Metabolically stressful conditions, including inflammation and hypoxia characteristic of solid tumors, asthma and other pathological conditions, result in dramatic increases in extracellular concentrations of adenosine. Differentiation and functionality of immune cells critically depend on the microenvironment and under certain conditions tumor-infiltrating immune cells can benefit tumor by producing factors promoting angiogenesis and suppressing immunity. We have preliminary data demonstrating that stimulation of adenosine receptors skews dendritic cell (DC) differentiation from normal immune protective phenotype toward immune suppressive DC with pro-angiogenic and tumor-growth promoting properties. We also identified adenosine as an important metabolite inducing secretion of angiogenic factors including vascular endothelial growth factor (VEGF) by tumor immune infiltrate and identified A2B receptor as a mediator of the observed effects. The profound effect that signaling through A2B receptor has on differentiation and cytokine secretion by tumor infiltrating immune cells and tumor angiogenesis, identify A2B adenosine receptor as an important therapeutic target. Adenosine shapes tumor microenvironment through regulation the cytokine production by hematopoietic cells via both A2 (A2A and A2B) adenosine receptor-mediated signaling. Thus, we also propose the studies allowing to discriminate between the roles of A2A and A2B receptors in regulation the functions of tumor-infiltrating immune cells. We hypothesize that adenosine signaling through A2B receptor on host tumor-infiltrating immune cells benefits tumor growth and that therapeutic blockage of A2B and A2 receptor signaling will produce improved clinical outcome and benefit anti-tumor immunity. Using genetically modified and bone marrow chimeric mice, we intend to: 1) Determine the functional significance of A2B and A2A/A2B receptor in cancer;2) Determine whether A2 receptor-mediated VEGF production by hematopoietic cells benefits tumor growth and angiogenesis;3) Determine the efficacy of therapy targeting A2B and A2 receptor signaling on tumor growth and vacularization, tumor-infiltrating immune cells, and immune responses. The anticipated data will lay the foundation for the future clinical trials of adenosine receptor antagonists and would have implications for the development of novel therapeutic modalities for cancer and immunotherapies.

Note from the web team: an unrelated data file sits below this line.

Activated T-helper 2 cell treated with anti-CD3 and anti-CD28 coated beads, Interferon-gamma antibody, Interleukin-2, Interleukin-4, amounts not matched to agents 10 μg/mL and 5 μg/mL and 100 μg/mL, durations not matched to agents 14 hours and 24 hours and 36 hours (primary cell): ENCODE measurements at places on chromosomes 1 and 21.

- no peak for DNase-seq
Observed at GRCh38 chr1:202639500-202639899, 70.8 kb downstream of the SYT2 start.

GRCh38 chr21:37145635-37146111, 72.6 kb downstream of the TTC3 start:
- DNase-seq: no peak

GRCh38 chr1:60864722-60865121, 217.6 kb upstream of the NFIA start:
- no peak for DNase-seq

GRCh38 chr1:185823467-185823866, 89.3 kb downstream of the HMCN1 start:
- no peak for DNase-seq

Public Health Relevance

The purpose of this study is to determine the role of adenosine signaling mediated via A2 adenosine receptor in aberrant differentiation and activation of tumor infiltrating myeloid cells, induction of immune suppression and tolerance and promoting tumor growth and vascularization. The important question of whether therapeutic blockage of A2 receptor signaling can produce improved clinical outcome and benefit anti-tumor immunity and whether adjuvant application of such therapy can enhance the efficacy of anti-angiogenic will be addressed. The anticipated data will lay the foundation for the future clinical trials of adenosine receptor antagonists and would have implications for the development of novel therapeutic modalities for cancer, anti-angiogenic and immunotherapies in particular.

National Institute of Health (NIH)
National Cancer Institute (NCI)
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Cancer Immunopathology and Immunotherapy Study Section (CII)
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Howcroft, Thomas K
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Vanderbilt University Medical Center
Anatomy/Cell Biology
Schools of Medicine
United States
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